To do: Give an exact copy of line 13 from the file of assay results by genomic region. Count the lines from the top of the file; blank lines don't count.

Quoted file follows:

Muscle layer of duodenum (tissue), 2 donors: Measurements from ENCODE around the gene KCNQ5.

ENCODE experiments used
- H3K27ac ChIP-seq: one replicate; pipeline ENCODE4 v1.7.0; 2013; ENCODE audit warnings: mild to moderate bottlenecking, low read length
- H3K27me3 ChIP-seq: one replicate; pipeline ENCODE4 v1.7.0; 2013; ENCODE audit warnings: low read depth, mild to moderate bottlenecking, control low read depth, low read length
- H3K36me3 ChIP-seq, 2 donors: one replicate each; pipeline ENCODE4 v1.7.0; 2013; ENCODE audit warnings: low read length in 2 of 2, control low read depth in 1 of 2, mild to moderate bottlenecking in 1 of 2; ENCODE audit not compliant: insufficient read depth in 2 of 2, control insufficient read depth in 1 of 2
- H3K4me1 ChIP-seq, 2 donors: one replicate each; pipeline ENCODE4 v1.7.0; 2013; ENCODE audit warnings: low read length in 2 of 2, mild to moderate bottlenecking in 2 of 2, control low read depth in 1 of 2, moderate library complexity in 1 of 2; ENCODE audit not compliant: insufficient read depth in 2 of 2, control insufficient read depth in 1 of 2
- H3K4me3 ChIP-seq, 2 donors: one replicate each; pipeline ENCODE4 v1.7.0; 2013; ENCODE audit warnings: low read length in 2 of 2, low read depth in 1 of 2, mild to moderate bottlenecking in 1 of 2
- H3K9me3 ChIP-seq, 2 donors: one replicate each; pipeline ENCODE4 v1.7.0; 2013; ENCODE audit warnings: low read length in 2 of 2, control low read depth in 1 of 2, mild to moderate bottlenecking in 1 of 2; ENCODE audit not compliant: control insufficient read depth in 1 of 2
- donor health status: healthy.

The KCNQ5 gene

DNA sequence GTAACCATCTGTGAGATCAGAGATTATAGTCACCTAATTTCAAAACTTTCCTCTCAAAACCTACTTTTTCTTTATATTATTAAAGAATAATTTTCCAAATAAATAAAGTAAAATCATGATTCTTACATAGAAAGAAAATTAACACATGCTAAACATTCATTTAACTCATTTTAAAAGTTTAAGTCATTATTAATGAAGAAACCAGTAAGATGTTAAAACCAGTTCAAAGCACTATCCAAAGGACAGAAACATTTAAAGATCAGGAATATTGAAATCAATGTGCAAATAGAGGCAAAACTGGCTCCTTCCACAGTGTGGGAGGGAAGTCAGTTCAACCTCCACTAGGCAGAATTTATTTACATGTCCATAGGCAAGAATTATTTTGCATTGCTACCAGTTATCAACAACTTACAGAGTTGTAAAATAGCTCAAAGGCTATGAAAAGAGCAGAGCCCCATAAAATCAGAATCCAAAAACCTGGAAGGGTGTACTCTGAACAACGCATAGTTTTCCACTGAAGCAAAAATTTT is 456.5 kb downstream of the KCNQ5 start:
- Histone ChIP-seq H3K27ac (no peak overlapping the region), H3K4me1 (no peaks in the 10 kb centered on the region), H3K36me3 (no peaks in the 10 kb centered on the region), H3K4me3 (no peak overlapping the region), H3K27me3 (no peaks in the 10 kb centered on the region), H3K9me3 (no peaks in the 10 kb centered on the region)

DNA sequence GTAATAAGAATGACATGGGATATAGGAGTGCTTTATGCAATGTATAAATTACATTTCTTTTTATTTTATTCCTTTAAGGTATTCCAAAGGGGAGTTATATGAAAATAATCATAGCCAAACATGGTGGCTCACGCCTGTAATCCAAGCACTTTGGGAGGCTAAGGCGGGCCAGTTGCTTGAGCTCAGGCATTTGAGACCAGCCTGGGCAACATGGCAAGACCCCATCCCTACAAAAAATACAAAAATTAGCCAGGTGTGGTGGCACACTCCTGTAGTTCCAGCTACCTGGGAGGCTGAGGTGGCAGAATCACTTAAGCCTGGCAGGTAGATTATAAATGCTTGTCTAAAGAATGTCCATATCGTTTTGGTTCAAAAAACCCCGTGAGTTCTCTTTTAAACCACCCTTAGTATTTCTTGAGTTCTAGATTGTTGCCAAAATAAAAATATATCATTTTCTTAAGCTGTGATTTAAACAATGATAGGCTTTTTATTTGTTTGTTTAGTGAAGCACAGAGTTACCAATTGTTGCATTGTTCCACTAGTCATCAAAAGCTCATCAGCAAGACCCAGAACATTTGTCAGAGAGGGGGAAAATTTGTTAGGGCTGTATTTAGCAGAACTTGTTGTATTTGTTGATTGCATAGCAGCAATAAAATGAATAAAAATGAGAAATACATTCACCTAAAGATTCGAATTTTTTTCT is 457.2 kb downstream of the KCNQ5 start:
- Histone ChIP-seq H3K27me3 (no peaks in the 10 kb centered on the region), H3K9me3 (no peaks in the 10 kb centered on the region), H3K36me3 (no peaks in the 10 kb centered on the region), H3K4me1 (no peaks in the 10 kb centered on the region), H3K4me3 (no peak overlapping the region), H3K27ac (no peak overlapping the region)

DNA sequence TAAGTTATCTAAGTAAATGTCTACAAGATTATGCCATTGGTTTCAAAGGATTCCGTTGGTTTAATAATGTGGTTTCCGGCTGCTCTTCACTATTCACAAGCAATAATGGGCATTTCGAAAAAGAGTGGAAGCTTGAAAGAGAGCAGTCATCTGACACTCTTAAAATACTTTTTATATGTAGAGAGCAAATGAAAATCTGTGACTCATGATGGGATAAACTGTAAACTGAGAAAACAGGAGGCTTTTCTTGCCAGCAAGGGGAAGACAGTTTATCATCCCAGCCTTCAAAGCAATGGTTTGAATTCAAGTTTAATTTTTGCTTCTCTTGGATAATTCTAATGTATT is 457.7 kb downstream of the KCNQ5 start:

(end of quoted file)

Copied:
DNA sequence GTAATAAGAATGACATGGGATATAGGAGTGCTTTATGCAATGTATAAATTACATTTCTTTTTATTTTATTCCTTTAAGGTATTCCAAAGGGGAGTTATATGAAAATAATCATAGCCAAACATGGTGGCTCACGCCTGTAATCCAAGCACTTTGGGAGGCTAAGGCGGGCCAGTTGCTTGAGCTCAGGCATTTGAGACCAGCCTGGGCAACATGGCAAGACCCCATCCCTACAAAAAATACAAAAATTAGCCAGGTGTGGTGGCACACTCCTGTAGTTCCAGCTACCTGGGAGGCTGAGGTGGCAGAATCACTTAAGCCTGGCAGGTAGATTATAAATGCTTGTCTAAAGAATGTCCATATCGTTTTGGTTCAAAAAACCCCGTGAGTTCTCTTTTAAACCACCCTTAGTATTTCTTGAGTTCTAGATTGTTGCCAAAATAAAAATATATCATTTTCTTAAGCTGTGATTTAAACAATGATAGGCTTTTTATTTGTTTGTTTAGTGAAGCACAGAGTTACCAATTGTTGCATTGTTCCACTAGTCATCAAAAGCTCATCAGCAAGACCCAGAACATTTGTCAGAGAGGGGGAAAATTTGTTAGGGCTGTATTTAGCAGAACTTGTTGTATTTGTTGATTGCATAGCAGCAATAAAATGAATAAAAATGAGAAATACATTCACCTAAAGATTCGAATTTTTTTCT is 457.2 kb downstream of the KCNQ5 start: